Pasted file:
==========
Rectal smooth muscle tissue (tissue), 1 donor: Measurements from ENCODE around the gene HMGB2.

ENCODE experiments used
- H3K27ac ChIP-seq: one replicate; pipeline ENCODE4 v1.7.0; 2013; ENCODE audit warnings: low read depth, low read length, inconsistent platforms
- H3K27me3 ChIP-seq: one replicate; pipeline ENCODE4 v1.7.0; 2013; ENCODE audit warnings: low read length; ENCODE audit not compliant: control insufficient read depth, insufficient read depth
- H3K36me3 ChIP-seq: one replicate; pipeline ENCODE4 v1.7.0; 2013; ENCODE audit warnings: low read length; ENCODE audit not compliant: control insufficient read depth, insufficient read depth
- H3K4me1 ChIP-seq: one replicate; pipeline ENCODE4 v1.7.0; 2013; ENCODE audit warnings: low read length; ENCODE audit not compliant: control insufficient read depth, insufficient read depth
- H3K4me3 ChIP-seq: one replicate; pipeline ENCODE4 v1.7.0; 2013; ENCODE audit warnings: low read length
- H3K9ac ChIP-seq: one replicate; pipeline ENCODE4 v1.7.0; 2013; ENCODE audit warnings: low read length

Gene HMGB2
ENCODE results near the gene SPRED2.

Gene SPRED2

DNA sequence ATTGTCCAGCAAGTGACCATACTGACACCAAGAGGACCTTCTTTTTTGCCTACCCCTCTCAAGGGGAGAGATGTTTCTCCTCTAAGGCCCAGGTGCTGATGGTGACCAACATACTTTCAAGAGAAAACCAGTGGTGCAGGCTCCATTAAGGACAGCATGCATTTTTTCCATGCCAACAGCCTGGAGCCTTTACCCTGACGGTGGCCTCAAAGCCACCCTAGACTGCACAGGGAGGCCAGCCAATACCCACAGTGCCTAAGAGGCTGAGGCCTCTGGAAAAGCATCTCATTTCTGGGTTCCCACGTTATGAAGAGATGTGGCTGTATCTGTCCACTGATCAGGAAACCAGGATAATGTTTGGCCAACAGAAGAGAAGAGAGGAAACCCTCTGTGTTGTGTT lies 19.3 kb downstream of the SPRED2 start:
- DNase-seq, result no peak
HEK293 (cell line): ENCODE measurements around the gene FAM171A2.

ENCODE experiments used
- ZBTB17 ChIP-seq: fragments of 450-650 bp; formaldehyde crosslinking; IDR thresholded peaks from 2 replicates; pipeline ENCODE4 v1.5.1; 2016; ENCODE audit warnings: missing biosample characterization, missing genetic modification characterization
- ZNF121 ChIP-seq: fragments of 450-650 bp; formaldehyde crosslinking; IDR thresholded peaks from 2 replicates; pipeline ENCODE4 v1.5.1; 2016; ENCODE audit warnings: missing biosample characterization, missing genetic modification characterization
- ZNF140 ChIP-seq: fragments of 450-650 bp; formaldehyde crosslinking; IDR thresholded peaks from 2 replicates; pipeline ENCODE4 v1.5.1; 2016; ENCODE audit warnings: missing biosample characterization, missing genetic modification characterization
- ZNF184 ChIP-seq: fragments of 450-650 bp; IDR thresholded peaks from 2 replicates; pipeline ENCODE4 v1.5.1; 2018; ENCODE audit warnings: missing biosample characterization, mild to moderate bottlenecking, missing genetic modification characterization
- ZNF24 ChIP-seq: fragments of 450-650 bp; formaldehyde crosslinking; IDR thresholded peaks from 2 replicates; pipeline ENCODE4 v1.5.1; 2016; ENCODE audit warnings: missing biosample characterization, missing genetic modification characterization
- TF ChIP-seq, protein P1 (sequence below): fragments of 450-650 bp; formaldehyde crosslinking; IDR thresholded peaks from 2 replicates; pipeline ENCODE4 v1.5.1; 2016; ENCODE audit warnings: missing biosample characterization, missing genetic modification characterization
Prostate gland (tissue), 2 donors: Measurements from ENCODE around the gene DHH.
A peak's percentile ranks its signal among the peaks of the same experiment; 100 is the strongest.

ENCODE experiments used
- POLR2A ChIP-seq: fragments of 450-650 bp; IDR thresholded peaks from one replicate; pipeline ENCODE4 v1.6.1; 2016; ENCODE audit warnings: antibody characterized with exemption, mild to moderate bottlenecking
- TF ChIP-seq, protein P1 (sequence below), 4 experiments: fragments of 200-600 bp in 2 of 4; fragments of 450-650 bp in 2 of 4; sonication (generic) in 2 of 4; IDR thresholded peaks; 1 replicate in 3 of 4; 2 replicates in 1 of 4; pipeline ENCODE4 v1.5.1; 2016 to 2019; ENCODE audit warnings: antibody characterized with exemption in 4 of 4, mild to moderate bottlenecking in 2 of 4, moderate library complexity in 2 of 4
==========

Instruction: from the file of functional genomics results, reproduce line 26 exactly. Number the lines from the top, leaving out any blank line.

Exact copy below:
- TF ChIP-seq, protein P1 (sequence below), 4 experiments: fragments of 200-600 bp in 2 of 4; fragments of 450-650 bp in 2 of 4; sonication (generic) in 2 of 4; IDR thresholded peaks; 1 replicate in 3 of 4; 2 replicates in 1 of 4; pipeline ENCODE4 v1.5.1; 2016 to 2019; ENCODE audit warnings: antibody characterized with exemption in 4 of 4, mild to moderate bottlenecking in 2 of 4, moderate library complexity in 2 of 4